The American Refugee Committee, a Minneapolis-based organization, adapts outreach to a new media environment.
Given East Africa's geopolitical importance, as well as Minnesota's burgeoning population of immigrants from that region, any month would be an appropriate time for the Minnesota International Center's "Great Decisions" program to home in on the Horn of Africa.
But it's particularly timely during this Thanksgiving month, since Somalia, contending with natural and man-made disasters, faces famine that has resulted in the world's worst humanitarian crisis, according to the U.S. State Department.
As it has in so many other challenged lands, the Minneapolis-based American Refugee Committee (ARC) is already responding. Recruiting doctors and nurses from the global Somali diaspora, ARC has teams in the country's chaotic capital, Mogadishu.
If their efforts are similar to the effective refugee camp for displaced Congolese that I visited last week during an International Reporting Project trip to Rwanda, thousands will be helped.
To generate citizen interest in helping Somalia, ARC is taking a dramatically different approach than was used during the Ethiopian famine in 1985.
The strategic shift reflects the changes, and challenges, resulting from a top-down monolithic media world evolving into today's atomized social media society: Back then, it was "We Are the World." Today, it's we are the World Wide Web.
ARC has created a Web-based platform called "I AM A STAR." Visualized by the iconic star centered in Somalia's flag, it refers to donors engaged in do-it-yourself advocacy that encourages people to get involved at a local level to provide famine relief and to amplify aspects of Somalia's culture and citizens.
The multimedia site includes a dashboard quantifying access to emergency food supplies, clean water and sanitation. But just as prominent are the running tabs of advocates and volunteers, as well as their social-media messages.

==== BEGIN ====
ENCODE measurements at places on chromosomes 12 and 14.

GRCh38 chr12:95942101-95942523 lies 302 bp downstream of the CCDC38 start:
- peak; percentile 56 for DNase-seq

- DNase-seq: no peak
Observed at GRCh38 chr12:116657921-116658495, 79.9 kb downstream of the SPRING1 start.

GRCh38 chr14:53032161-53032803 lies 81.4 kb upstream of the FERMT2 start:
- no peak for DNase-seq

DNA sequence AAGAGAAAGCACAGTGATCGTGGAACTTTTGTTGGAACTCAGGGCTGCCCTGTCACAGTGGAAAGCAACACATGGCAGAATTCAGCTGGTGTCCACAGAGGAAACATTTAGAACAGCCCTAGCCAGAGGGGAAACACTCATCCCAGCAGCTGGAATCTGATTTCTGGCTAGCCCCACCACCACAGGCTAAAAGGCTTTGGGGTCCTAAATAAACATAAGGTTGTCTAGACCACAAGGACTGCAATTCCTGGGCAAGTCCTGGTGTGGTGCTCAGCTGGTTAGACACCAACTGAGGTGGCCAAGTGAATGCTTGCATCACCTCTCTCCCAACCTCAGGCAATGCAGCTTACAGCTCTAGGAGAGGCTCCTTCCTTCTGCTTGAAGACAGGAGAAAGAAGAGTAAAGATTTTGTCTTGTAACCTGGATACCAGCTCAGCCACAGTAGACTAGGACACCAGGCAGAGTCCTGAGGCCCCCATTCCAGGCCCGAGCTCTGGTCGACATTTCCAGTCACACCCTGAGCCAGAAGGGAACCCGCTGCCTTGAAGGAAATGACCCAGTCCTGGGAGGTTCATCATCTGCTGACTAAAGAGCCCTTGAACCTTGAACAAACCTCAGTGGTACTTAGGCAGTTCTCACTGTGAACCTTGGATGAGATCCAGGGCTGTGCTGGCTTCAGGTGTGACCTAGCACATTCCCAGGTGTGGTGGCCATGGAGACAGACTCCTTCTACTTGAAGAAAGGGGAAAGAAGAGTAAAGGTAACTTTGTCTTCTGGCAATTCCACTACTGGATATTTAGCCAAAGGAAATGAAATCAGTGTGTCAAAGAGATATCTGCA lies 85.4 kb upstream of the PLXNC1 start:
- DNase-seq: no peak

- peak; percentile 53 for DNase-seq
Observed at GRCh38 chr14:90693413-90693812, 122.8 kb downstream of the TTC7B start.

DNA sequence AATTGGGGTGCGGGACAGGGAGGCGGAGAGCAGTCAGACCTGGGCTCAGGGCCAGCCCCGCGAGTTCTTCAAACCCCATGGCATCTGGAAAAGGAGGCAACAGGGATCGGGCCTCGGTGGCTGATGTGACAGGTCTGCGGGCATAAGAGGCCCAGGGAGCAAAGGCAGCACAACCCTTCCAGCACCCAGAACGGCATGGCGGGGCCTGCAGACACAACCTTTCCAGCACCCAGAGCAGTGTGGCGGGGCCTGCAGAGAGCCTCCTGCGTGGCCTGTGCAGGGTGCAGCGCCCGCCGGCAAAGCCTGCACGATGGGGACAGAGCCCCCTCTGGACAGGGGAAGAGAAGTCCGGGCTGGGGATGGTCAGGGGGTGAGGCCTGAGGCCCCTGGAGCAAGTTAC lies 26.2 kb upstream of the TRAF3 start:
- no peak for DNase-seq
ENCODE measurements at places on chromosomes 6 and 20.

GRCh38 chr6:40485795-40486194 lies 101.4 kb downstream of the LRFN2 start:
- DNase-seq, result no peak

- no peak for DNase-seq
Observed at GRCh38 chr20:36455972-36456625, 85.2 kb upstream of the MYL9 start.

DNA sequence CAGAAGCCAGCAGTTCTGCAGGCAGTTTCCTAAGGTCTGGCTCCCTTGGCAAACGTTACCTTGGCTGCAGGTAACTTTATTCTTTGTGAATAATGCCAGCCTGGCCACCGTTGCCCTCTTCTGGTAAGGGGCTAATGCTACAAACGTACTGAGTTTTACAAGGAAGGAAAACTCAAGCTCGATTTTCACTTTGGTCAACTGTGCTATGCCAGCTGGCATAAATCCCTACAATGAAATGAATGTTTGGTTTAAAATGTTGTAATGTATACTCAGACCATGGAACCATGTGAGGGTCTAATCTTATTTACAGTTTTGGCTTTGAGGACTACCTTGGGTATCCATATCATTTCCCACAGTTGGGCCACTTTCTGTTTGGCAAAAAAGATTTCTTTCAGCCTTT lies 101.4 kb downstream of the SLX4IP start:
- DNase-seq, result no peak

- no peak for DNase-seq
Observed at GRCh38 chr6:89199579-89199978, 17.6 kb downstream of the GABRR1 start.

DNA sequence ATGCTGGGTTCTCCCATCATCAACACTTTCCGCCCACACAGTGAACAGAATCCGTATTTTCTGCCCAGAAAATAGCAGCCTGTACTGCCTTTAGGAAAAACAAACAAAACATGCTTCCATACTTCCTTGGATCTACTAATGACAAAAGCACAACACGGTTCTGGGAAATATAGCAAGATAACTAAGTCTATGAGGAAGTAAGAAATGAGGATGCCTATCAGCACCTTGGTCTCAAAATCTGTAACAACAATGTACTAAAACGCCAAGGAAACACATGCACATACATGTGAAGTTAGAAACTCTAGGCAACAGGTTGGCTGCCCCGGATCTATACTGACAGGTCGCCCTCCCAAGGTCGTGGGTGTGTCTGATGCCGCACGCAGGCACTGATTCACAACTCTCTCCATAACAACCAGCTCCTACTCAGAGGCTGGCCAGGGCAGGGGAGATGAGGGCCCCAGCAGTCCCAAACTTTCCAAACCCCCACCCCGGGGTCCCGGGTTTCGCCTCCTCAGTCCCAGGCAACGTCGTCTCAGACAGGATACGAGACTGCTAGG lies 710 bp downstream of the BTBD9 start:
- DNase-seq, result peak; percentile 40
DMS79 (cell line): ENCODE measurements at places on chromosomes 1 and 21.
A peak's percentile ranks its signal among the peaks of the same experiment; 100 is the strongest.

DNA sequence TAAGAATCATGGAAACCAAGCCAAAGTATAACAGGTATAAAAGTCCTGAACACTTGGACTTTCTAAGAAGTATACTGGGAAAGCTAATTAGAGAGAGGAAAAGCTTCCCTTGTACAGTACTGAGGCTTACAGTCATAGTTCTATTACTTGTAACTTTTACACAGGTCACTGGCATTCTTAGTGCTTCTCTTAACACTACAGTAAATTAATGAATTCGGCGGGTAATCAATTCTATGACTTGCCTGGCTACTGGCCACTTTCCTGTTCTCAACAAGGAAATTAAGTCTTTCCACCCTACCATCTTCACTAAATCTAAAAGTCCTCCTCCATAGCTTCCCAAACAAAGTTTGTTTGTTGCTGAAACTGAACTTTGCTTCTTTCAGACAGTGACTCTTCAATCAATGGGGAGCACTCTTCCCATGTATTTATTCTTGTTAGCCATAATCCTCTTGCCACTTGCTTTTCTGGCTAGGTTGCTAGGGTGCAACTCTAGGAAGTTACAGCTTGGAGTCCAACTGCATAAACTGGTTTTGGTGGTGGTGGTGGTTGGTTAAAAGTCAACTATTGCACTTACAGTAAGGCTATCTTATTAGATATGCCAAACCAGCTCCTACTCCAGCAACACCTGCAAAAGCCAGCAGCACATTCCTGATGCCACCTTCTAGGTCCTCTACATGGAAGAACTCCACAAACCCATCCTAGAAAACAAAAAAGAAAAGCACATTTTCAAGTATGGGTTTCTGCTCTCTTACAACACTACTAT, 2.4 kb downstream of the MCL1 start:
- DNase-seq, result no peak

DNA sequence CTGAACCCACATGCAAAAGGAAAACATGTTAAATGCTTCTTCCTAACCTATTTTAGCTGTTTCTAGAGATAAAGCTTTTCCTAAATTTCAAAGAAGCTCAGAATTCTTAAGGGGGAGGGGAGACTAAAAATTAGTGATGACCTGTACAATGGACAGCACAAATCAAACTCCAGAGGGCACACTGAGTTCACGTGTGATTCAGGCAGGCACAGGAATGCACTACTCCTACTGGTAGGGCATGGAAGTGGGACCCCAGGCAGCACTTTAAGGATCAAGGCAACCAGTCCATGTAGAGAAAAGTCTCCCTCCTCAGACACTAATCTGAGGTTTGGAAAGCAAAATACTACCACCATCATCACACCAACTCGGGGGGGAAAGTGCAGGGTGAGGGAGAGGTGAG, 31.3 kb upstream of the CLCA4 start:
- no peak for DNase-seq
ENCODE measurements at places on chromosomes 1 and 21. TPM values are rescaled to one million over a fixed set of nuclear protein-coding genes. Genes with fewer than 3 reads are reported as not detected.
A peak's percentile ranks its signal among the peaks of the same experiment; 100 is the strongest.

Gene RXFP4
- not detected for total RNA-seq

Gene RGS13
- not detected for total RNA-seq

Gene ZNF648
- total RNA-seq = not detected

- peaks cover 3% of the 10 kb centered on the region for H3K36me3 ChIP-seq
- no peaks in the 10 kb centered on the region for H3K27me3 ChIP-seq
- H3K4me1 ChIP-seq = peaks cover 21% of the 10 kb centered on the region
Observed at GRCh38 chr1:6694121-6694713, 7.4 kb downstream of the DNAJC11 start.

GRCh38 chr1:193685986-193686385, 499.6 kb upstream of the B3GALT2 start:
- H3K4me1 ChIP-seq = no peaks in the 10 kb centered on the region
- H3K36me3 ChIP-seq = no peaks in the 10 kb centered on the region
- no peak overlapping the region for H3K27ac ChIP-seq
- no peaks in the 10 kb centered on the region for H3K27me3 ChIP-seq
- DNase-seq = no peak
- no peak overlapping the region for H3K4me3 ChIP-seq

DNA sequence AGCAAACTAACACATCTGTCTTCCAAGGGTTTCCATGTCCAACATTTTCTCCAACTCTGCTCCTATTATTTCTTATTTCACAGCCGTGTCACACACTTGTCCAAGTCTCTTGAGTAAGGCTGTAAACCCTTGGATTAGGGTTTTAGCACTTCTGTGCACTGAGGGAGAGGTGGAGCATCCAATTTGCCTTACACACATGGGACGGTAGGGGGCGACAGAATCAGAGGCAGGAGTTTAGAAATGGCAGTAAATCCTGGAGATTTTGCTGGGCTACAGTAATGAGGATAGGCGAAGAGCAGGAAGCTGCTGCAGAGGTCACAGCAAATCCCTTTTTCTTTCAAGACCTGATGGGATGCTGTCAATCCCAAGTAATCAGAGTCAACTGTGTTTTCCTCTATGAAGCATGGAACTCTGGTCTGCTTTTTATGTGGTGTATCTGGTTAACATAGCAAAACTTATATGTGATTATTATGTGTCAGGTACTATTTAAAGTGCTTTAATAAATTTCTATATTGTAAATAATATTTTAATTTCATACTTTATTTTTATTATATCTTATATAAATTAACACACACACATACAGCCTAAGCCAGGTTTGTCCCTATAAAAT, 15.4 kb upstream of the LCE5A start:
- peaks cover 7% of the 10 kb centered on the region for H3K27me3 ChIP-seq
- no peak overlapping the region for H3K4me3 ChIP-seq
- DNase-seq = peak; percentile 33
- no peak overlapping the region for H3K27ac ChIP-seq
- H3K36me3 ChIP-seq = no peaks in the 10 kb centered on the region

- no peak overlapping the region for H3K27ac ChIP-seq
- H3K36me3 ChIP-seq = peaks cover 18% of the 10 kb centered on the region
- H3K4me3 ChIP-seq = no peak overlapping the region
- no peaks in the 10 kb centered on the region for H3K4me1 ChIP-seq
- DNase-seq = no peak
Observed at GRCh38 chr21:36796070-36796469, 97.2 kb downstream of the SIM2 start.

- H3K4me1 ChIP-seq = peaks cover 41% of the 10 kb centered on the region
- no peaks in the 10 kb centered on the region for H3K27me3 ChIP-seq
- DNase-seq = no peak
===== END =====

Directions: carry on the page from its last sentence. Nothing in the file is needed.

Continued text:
"'We Are the World' had 25 celebrities," said Daniel Wordsworth, ARC's president and CEO. "What we're saying to a schoolchild in Minnesota is, 'No, you're the star.'"
That's not all that's changed. After consulting with IDEO, the internationally noted design firm, ARC decided to downplay images of the famine. "People are so predisposed to seeing it as hopeless that if you show more hopeless pictures, you actually make it worse," Wordsworth explained.
That is if people are seeing the pictures at all. In mid-August, when news emerged of the famine, the Pew Research Center cited only 2 percent of news coverage dedicated to the disaster.
This is partly a result of "narrative fatigue" affecting the public and the media alike, said Alisa Miller, president and CEO of Minneapolis-based Public Radio International, which created and produces the daily global news program "The World."
"It ends up feeling hackneyed, intractable, or totally hopeless, or like it's just going to happen again. This, combined with less investment in original international reporting, adds up to why it doesn't get covered by the mass media as much as you think it would, given what a huge humanitarian situation that it is," Miller said.
Wordsworth said statistics show that 20 percent of Americans are aware of the famine. But he says that even among those, "the individual is very conflicted, asking: 'Can it change?' 'Will my money go where I want it to go?' And very deep down and secretly, 'Am I actually helping terrorists?'"
Rhetorically asking what the average Minnesotan thinks when asked about Somalia, he cites "Pirates. Terrorism. Chaos. And maybe 'Black Hawk Down.' And even within the Somali community, after 20 years of struggling in a country, people begin to despair and lose hope about its possibility of changing. And if you are an older Somali, you see a generation of young Somalis who have never been to school, and the ones who are here are moving away from your own culture."
Wordsworth says that by emphasizing the positive -- the Somali youth group that raised $11,000, or General Mills donating $100,000, "which had a night-and-day difference on what we were able to do" -- ARC hopes to change the nation's narrative.
"Suddenly people will have a bridge to their own empathy," Wordsworth said. "We're trying to show beauty rather than horror. 'I AM A STAR' is meant to instill belief by showing a human face and showing these are amazing people: If Somalia is full of these youth and these doctors and these creative artists, I can believe that it can change."
In a land short of nearly everything, including belief, ARC's approach is something to be thankful for.
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John Rash is a Star Tribune editorial writer.
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